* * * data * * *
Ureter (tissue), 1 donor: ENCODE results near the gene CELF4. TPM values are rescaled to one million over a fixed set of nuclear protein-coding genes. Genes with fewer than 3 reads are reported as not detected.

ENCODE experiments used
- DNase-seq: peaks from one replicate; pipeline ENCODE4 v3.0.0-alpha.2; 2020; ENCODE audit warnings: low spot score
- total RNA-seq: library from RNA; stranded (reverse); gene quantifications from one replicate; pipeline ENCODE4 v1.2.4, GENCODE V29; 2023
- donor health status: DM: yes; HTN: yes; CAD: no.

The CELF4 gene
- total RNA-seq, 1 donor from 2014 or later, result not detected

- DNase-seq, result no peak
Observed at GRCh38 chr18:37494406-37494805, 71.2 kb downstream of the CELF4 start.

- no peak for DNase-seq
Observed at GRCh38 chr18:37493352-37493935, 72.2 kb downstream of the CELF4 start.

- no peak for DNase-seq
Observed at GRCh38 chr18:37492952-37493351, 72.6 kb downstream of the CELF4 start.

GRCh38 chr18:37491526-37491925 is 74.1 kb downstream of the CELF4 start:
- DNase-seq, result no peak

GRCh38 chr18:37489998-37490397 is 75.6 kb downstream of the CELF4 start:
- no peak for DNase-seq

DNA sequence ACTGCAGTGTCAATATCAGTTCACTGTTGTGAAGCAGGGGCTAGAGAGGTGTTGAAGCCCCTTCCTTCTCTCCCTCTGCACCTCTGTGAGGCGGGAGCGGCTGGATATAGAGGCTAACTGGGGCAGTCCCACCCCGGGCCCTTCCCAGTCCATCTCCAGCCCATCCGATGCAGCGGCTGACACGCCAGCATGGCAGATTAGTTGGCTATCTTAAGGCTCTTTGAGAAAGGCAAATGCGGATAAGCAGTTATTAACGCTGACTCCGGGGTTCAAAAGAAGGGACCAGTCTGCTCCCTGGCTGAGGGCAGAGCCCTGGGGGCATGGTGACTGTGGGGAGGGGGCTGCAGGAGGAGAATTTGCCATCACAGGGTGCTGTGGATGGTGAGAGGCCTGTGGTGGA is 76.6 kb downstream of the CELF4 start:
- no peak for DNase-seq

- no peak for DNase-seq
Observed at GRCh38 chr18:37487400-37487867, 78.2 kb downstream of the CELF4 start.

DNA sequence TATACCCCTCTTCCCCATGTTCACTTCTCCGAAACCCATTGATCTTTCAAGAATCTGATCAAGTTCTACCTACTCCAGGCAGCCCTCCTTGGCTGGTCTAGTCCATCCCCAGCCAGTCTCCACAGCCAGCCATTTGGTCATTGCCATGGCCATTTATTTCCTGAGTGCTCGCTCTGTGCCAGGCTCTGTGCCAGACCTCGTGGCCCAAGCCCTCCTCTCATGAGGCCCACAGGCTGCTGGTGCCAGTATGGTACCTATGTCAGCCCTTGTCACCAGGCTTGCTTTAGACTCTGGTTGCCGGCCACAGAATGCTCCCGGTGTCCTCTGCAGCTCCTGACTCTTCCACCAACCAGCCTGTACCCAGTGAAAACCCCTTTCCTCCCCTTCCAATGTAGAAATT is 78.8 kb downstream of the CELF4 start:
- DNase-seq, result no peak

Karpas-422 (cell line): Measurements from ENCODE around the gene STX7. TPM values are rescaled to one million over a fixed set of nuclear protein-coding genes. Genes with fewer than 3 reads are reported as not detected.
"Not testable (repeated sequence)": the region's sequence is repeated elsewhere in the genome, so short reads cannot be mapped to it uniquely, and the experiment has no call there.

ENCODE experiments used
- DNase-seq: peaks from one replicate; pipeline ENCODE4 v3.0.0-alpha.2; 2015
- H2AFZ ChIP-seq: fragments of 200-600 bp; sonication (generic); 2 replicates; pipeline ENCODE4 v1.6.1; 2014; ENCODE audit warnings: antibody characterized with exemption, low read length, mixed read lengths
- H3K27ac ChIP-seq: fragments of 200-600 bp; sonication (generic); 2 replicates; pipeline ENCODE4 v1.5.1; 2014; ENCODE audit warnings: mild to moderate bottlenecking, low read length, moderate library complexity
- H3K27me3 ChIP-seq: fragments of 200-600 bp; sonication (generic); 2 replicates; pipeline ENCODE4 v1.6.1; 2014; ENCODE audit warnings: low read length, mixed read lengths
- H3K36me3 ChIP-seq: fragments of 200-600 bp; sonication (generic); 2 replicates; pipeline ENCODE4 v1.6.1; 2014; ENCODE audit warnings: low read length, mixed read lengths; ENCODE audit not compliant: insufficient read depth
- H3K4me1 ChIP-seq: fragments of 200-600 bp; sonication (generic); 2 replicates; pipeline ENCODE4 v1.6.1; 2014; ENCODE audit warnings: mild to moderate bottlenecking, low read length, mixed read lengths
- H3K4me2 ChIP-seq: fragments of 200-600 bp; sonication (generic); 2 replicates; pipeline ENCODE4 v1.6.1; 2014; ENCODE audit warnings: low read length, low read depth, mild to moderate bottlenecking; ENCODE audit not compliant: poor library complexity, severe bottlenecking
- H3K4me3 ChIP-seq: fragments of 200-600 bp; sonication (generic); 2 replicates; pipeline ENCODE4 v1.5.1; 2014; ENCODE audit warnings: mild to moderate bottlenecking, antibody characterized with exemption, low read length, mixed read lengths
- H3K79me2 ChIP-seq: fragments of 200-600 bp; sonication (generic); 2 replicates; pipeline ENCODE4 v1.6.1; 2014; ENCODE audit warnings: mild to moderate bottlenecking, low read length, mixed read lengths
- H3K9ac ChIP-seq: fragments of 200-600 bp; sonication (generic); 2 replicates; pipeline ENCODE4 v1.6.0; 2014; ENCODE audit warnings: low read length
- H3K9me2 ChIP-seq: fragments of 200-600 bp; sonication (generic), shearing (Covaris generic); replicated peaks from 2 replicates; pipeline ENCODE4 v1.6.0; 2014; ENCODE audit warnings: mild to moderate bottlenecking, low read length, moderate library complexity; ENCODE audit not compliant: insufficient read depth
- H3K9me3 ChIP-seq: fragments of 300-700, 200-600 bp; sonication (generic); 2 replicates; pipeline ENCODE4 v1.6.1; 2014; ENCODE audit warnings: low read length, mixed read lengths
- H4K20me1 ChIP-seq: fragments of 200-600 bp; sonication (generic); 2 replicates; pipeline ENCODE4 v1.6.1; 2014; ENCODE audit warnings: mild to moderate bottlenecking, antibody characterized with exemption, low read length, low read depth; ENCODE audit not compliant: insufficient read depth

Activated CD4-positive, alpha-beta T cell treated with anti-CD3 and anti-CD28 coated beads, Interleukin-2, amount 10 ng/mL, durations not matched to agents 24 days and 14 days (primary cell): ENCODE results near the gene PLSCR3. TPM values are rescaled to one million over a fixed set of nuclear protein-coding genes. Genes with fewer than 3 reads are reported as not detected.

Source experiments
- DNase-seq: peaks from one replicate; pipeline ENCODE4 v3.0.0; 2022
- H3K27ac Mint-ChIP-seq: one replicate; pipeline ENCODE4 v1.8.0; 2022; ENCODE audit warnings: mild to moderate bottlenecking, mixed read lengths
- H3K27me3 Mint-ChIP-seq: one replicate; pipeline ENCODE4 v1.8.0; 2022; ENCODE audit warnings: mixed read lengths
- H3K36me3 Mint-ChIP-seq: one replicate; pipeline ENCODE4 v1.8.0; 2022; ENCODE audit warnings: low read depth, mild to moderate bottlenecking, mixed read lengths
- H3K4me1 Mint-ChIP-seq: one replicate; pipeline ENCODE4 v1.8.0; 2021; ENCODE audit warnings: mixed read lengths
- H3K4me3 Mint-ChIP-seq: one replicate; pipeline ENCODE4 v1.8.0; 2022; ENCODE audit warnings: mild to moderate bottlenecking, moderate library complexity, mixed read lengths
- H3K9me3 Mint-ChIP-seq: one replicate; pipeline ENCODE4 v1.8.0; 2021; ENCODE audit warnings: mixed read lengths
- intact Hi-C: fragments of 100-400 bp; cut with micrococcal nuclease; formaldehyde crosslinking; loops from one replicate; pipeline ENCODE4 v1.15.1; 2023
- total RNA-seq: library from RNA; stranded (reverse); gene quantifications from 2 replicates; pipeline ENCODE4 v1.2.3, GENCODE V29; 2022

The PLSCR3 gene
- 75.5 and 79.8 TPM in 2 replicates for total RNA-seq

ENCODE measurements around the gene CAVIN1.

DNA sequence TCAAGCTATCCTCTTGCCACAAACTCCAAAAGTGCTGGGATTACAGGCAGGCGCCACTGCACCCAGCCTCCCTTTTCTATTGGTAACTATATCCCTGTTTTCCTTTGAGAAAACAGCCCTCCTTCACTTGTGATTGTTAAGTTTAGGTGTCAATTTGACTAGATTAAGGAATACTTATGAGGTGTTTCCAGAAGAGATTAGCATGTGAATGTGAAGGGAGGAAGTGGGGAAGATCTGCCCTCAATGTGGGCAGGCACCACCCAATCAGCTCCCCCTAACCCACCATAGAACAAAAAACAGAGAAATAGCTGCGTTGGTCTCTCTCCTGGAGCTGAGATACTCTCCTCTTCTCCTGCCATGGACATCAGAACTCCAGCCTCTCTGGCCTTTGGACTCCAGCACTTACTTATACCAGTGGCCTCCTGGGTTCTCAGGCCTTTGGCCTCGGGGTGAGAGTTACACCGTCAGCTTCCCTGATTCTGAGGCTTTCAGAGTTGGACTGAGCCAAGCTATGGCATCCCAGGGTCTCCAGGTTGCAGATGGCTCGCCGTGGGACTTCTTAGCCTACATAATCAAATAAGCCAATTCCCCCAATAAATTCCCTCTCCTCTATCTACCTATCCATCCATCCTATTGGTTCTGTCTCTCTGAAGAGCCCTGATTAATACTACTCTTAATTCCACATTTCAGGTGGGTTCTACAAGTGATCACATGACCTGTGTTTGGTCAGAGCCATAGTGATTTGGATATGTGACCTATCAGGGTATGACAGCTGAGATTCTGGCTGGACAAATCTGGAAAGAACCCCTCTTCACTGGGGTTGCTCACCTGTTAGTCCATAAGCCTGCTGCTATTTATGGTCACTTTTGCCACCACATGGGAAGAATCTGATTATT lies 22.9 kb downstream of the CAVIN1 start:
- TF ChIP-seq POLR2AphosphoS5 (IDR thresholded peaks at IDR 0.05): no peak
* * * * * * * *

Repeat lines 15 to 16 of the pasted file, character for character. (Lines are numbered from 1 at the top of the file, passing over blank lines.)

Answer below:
- DNase-seq, result no peak

GRCh38 chr18:37489998-37490397 is 75.6 kb downstream of the CELF4 start: